Bank customers are also more financially healthy, and the risk of losses from customers who can’t repay their credit-card bill is also much lower. Customers who are more than 90 days behind on their payments accounted for only 0.49 per cent of total balances in the third quarter last year, down from 0.7 per cent two years earlier, according to DBRS Morningstar.

Yet even the combination of increasing card fees and lower credit losses have not provided enough of a boost to offset that decline in interest income from lower card balances – “not even close,” Mr. Rees said.

Some of Canada’s banks have made major investments to bolster their credit-card offerings in recent years. TD and CIBC spent a combined $1.3-billion to be partners with Air Canada in a revamped Aeroplan loyalty program that launched just as the pandemic had dramatically reduced air travel. More recently, CIBC struck a deal to become the sole issuer of Costco-branded Mastercards in Canada.

Travel spending started to recover toward the end of 2021, but travel restrictions continue to have an impact. “It’s still not where it was prepandemic, but it’s a lot better than where it was a year ago,” Mr. Pilkington said.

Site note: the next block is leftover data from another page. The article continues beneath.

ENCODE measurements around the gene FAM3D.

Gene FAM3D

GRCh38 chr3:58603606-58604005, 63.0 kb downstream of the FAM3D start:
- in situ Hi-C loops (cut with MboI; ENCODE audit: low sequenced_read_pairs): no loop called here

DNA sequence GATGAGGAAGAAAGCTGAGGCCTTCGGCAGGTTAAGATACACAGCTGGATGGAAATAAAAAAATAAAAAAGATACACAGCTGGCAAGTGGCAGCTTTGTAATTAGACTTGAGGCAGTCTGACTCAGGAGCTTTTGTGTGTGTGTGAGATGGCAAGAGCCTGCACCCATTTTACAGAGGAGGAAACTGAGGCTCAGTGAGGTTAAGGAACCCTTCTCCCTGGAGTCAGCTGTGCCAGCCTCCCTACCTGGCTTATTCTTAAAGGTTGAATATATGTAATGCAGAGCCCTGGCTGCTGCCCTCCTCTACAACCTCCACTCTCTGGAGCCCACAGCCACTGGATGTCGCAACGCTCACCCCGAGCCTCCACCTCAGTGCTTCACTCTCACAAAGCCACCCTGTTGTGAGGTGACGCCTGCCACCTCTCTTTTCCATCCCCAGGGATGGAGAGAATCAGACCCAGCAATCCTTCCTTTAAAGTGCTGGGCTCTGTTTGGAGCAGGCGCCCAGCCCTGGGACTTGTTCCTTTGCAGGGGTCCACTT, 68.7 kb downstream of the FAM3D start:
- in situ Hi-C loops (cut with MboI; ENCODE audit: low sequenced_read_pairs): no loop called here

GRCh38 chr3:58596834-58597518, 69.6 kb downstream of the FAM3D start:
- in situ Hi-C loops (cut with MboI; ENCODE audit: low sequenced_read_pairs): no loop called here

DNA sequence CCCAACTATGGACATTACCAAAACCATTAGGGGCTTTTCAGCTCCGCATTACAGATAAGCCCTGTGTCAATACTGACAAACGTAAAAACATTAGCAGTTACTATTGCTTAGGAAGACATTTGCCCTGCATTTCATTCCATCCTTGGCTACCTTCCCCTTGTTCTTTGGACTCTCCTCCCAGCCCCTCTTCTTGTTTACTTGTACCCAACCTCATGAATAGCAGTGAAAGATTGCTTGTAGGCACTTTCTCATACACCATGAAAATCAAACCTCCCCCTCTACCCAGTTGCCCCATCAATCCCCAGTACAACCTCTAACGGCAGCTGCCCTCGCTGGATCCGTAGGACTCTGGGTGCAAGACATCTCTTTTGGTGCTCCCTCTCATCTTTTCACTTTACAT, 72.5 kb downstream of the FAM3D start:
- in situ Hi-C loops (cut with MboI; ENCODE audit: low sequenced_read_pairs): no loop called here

That means loyalty-point balances accumulated by cardholders have been rising, as customers rack up rewards from everyday spending, but the options to use them – especially to pay for travel – are still limited.

In response, some banks experimented with promotions to encourage customers to redeem some of their points. TD temporarily offered double points on food and grocery deliveries, and introduced a feature that allows customers to use TD reward points to pay for purchases at Amazon.com. In one year, customers used 28 billion points through more than two million redemptions when shopping at Amazon – the equivalent in points of more than one million free flights from Toronto to Vancouver.

Banks are also keeping a close watch on another trend that could eat into credit-card revenues: The rise of buy-now-pay-later options from providers such as PayBright, Flexiti Financial Inc., Afterpay and Affirm. They allow customers to pay for purchases in installations at interest rates that are typically lower than those charged on credit cards. Several banks including Scotiabank, TD and CIBC have introduced their own installment-plan options in response.

“Is that a fad, is that a phenomenon, is that a trend?” mr. Rees said. “It’s really hard to say.”